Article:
The Thanksgiving Mistake

It amazes me how easily we forget the real object of our gratitude at Thanksgiving. This holiday was established in 1621 by Pilgrims who decided to thank God for his provision and care for their lives in the struggle to establish a new life in a new world. What does it take for me and you to be equally as grateful to God in our lives?  Can we say as the psalmist in Psalm 107:1 proclaims, "Oh give thanks to the Lord, for he is good, for his steadfast love endures forever"?
Frankly, I am often guilty of making the Thanksgiving Mistake.  It’s easy to make.  This mistake becomes the reason why I coast through this holiday season without giving much thought to God and His provision in my life.  This mistake is likely why you will take off work, watch the Macy's Thanksgiving Day Parade, cheer on the Cowboys and eat ungodly amounts of food and give little more than a measly prayer before you eat.  The Thanksgiving Mistake causes us to miss the very reason we celebrate at all.  This mistake causes us to favor ourselves instead of recognizing the One who has given us His favor.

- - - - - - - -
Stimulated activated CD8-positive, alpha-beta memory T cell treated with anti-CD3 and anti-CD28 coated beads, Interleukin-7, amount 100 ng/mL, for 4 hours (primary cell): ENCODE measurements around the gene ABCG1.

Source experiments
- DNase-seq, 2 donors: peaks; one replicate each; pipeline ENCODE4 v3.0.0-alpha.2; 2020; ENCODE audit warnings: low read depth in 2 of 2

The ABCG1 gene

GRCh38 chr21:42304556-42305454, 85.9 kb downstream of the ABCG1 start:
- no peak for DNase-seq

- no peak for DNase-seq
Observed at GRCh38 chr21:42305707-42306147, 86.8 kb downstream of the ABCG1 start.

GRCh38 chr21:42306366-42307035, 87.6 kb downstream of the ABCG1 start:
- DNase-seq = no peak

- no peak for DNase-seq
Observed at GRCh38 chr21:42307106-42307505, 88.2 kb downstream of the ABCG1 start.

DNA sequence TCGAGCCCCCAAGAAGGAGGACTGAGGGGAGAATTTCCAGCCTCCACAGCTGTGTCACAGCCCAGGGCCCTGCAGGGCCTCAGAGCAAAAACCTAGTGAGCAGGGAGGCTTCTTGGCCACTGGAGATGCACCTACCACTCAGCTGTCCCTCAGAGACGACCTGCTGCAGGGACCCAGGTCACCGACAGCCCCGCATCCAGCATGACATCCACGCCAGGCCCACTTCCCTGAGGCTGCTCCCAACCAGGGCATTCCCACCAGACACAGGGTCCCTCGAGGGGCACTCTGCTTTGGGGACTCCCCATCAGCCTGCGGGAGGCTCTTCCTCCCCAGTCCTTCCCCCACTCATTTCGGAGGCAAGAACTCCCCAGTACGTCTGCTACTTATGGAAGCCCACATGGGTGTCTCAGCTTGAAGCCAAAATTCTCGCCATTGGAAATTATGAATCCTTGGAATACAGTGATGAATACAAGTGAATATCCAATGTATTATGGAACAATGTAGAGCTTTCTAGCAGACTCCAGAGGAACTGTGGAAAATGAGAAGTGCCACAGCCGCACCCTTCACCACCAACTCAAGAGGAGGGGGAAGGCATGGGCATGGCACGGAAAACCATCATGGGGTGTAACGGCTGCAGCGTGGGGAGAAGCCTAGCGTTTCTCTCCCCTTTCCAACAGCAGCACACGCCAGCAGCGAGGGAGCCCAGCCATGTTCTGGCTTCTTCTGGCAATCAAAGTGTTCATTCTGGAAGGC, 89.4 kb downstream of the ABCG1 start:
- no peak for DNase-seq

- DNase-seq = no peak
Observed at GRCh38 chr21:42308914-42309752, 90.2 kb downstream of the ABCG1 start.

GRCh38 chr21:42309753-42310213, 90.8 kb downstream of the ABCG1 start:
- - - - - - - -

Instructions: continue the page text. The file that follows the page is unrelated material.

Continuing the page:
So, what is the Thanksgiving Mistake?  We limit our gratitude to what we feel instead of what is real. This is a subtle deception. We allow our feelings to be in charge of our thankfulness.  Thus, we are not as thankful as we have reason to be.  The reality of our lives is we have much for which to be thankful. 

Often our desire to be grateful to God is hindered by our fear of looking too religious.  We hesitate to call our family and friends to give thanks to God for all He has done, though we know good and well He has done great things.  This mistake is often made simply because we are too busy to stop and recognize the favor of God in our lives.  We become selfish with His favor and forget the good He has done. This mistake is often made because we limit our thanks to those we see and fail to thank the One we cannot see.  This mistake is also made because of tragedy or some source of pain in our lives. I would not suggest that anyone struggling this time of year to simply pretend to not feel pain or sorrow.  However, I would also encourage you to see beyond the pain, to recognize that God is your only hope in the midst of pain.  And in your case, choosing to be thankful when you don't feel like it is a powerful act of faith in God.

I hope you will not allow the Thanksgiving Mistake to rob you of the chance to thank God for all He is and all He has done. 

Posted by Andy Savage at 9:20 AM
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